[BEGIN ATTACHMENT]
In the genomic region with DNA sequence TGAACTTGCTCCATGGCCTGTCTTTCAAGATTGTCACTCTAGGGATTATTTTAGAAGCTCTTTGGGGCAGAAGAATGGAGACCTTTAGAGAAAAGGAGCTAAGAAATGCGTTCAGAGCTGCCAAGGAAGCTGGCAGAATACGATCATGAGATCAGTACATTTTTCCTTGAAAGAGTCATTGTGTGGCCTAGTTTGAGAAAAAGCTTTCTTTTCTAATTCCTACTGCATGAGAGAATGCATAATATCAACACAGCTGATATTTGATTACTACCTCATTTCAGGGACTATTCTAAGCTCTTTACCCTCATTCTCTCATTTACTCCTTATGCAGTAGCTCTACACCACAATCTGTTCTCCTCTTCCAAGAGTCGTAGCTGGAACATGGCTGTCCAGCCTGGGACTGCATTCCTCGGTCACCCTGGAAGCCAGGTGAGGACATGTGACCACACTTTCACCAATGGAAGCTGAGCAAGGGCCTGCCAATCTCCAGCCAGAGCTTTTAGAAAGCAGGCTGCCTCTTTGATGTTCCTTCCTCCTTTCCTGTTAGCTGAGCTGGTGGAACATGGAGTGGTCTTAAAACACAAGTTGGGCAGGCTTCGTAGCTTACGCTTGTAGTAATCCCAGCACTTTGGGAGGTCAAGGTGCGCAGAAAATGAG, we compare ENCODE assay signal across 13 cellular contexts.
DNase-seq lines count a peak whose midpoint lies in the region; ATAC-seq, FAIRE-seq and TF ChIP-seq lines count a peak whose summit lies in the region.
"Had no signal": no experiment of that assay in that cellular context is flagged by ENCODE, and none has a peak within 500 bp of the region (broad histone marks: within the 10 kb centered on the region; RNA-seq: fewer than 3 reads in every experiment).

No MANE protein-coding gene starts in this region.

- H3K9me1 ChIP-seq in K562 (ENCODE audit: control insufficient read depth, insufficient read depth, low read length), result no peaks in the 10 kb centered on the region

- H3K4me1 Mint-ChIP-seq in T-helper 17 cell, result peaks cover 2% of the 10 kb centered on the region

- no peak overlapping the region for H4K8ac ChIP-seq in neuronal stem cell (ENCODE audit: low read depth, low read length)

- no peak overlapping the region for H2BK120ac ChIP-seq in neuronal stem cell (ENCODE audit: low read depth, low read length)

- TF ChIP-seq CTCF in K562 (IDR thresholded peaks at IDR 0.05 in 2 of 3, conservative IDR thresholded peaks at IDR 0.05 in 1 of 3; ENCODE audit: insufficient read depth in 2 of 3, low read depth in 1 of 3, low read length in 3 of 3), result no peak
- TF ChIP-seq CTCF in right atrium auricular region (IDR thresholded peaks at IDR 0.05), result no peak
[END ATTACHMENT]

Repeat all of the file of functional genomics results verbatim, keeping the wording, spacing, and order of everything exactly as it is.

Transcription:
In the genomic region with DNA sequence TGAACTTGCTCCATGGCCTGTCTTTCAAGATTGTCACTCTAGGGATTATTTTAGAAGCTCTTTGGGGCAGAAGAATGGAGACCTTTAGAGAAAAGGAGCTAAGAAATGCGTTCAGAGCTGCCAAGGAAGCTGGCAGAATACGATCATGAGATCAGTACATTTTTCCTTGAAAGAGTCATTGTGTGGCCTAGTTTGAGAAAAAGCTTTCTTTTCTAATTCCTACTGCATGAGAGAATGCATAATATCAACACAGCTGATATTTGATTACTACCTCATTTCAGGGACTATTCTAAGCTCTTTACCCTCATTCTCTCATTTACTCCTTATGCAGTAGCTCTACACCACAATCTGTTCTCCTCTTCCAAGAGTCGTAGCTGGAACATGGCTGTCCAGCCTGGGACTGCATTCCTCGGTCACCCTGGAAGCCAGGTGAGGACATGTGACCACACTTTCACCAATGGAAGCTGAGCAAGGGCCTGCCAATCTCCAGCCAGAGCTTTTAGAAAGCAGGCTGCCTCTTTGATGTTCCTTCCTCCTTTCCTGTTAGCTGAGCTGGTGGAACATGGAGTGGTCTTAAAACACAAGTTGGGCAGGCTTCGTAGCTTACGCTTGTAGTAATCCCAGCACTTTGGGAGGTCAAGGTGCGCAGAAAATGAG, we compare ENCODE assay signal across 13 cellular contexts.
DNase-seq lines count a peak whose midpoint lies in the region; ATAC-seq, FAIRE-seq and TF ChIP-seq lines count a peak whose summit lies in the region.
"Had no signal": no experiment of that assay in that cellular context is flagged by ENCODE, and none has a peak within 500 bp of the region (broad histone marks: within the 10 kb centered on the region; RNA-seq: fewer than 3 reads in every experiment).

No MANE protein-coding gene starts in this region.

- H3K9me1 ChIP-seq in K562 (ENCODE audit: control insufficient read depth, insufficient read depth, low read length), result no peaks in the 10 kb centered on the region

- H3K4me1 Mint-ChIP-seq in T-helper 17 cell, result peaks cover 2% of the 10 kb centered on the region

- no peak overlapping the region for H4K8ac ChIP-seq in neuronal stem cell (ENCODE audit: low read depth, low read length)

- no peak overlapping the region for H2BK120ac ChIP-seq in neuronal stem cell (ENCODE audit: low read depth, low read length)

- TF ChIP-seq CTCF in K562 (IDR thresholded peaks at IDR 0.05 in 2 of 3, conservative IDR thresholded peaks at IDR 0.05 in 1 of 3; ENCODE audit: insufficient read depth in 2 of 3, low read depth in 1 of 3, low read length in 3 of 3), result no peak
- TF ChIP-seq CTCF in right atrium auricular region (IDR thresholded peaks at IDR 0.05), result no peak